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Brief Study of Crescent 20 band saws

Modified on 2017/03/21 14:30 by OneOfEm Categorized as Bandsaws

Brief catalog study of Crescent iron C-frame 20” band saws

(from Rich O'Connor)

Crescent produced iron C-frame 20” band saws for over forty years, from the early 20th century until 1946, approximately the time when the company merged with Delta/Rockwell.

until 1904

Crescent offered saws in this era in belt, foot or foot and belt power configurations, weighing 275, 325 or 350lbs depending on drive, with Babbitt bearings7” under the guide, a 10’1” blade, 19” distance from saw to frame, and a 20”x24” wood table.

1905 –

As earlier, 20” band saws in this period were belt, foot or foot and belt powered, Babbitt bearings, 7” under the guide, 10’1” blade. Primary changes included: addition of 18” x 22” iron table, an increase in weights, depending on drive, to 335, 415 and 440lbs; distance from saw to frame grew from 19” to 20”; height was now listed as 67”.

1925 –

In 1925, the company phased out foot power and began offering either direct or belt electric motor drive. Direct drive could be AC or DC, single or three phase; weights were either 335 or 415lbs.

1930 –

Appears to be a major transition for the 20” C-frame cast-iron bandsaw. The saw’s weight grew by over 200 lbs, and it appears to have been offered in two styles: a 540lb lighter model available with either Babbitt or ball bearings, either belt, “silent chain”, or direct drive, and optional hinged doors, but with no guard encasing the rear side of the wheels. This looks to be the 1920s saw retro-fitted with front wheel guards. Also available was a slightly heavier model at 560lbs, with guards completely encasing the wheels and taking on the shape that would be retained for the next decade. Literature targeted the school market for the latter model.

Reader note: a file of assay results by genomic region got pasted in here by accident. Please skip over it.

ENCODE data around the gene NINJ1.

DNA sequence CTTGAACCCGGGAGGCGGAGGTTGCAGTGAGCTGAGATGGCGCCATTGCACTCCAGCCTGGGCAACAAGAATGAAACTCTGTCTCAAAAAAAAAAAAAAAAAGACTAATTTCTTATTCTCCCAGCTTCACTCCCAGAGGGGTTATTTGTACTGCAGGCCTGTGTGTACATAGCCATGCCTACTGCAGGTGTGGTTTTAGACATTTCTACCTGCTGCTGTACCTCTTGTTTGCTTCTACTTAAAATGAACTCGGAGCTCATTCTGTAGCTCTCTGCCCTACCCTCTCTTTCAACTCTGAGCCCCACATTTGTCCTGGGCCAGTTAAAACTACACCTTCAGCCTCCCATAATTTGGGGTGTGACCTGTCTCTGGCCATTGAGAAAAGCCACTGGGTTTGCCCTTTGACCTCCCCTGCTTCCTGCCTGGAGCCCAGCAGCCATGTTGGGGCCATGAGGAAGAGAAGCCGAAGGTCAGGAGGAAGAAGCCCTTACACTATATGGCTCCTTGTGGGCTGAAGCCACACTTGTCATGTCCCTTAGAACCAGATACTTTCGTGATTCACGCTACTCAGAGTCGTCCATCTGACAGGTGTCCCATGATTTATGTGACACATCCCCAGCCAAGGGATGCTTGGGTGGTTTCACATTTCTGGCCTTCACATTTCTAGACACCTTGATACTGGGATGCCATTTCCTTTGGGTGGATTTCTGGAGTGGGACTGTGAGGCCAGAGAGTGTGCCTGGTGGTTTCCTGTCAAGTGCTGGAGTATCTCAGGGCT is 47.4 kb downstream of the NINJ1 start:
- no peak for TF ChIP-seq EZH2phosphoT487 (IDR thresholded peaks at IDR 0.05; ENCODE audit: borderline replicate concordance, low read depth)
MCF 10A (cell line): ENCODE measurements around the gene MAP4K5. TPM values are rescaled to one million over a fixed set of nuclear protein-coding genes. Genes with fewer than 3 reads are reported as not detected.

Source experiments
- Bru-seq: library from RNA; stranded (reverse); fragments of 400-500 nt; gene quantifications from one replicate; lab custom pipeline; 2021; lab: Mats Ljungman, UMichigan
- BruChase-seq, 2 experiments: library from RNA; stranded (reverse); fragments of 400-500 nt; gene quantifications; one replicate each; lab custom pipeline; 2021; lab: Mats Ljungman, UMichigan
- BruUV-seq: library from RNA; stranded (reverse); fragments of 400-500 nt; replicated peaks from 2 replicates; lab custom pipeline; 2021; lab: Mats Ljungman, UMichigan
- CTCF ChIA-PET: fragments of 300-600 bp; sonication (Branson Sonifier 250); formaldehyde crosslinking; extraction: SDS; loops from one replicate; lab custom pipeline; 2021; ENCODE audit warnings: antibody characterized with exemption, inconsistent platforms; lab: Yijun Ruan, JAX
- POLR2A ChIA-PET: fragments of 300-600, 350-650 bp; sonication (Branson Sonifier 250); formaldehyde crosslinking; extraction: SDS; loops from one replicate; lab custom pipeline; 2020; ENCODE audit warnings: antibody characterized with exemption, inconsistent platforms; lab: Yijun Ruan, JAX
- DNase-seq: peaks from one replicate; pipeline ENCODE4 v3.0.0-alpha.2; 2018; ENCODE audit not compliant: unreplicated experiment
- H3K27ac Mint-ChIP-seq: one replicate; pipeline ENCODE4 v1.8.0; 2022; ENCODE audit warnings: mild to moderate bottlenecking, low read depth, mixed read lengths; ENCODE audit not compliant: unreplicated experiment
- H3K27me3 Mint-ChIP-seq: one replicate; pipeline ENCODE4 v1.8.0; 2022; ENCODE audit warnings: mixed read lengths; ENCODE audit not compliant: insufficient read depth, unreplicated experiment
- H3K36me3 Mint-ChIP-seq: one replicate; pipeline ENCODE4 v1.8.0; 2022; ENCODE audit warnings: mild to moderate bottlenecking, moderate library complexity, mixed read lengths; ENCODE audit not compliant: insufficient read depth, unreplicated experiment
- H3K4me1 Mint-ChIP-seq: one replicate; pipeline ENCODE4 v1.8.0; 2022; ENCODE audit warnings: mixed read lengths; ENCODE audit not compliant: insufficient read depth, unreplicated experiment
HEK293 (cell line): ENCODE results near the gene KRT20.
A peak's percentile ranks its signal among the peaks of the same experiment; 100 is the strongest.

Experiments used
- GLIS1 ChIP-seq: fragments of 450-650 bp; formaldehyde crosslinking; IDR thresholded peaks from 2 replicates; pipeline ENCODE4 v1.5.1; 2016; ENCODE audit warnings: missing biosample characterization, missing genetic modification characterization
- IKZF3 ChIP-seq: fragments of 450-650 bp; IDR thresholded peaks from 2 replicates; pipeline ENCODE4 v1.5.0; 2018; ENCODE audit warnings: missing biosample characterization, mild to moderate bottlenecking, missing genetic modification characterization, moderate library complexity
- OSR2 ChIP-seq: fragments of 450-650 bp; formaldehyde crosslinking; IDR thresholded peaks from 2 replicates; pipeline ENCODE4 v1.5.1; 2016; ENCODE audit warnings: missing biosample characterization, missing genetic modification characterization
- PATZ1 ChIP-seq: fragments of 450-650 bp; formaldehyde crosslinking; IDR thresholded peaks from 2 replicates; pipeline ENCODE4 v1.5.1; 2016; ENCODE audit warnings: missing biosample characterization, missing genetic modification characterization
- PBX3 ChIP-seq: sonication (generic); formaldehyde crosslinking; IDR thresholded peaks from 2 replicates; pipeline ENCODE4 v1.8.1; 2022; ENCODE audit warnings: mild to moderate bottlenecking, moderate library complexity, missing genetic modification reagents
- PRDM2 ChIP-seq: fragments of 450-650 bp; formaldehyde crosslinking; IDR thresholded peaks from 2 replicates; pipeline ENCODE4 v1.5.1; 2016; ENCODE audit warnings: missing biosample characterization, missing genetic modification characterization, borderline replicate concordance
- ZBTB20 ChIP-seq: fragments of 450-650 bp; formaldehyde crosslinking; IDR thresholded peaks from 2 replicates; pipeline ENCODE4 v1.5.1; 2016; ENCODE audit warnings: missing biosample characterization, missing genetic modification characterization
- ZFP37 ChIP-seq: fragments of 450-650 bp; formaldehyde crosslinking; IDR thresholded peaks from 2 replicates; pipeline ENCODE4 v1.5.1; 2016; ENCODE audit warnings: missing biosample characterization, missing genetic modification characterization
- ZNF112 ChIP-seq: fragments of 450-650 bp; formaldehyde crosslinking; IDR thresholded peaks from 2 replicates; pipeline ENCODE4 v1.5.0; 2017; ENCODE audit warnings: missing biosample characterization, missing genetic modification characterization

1932 –

Only one model now offered, with completely enclosed wheels, a cast-iron table enlarged to 20” x 24” (this may have occurred in 1930), distance under the guide increased to 11” and blade length from 10’1” to 11’3”, and a domestic shipping weight of 750lbs, fully 200lbs heavier than 1930 and 400 lbs heavier than 1925. The 20” C-frame cast-iron band saw would retain this basic form for the rest of its production life. Catalog Fig. 487 was used in both 1932 and 1940.

1940 –

The term “Heavy” first used in the 1940 catalog describing the saw in Fig. 487, which had been first used in the 1932 catalog, but without the name “Heavy”. Fig. 487 appears, in 1940, to be the direct drive model with brake, listed at 750lbs; motor now 3/4hp rather than 1/2hp; Fig. 489 was the belt drive model at 700lbs; blade size on both was 11’3”. Also introduced the Crescent 20” Junior band saw – known also as the “Light” - with a smaller table (18” x 20”) and domestic shipping weight of 470lbs with motor (400lbs without); maximum blade size was 10’2”.

1943 –

Crescent 20” Light band saw (No. B 20 L): blade length 10”8”; 1.2 hp, 1750 rpm Peerless motor; doors and guards were cast iron;.

1945 –

Lower cast-iron wheels; upper wheels cast iron or aluminum. Catalog picture does not contain “Crescent Heavy” on upper wheel guard. Shipping weight now 950lbs, 200lbs greater than the 1940 model; 3/4hp motor; other features remain same. Junior “Light” band saw discontinued. (Additional weight may come from substituting iron for aluminum in wheels and wheel guards.)

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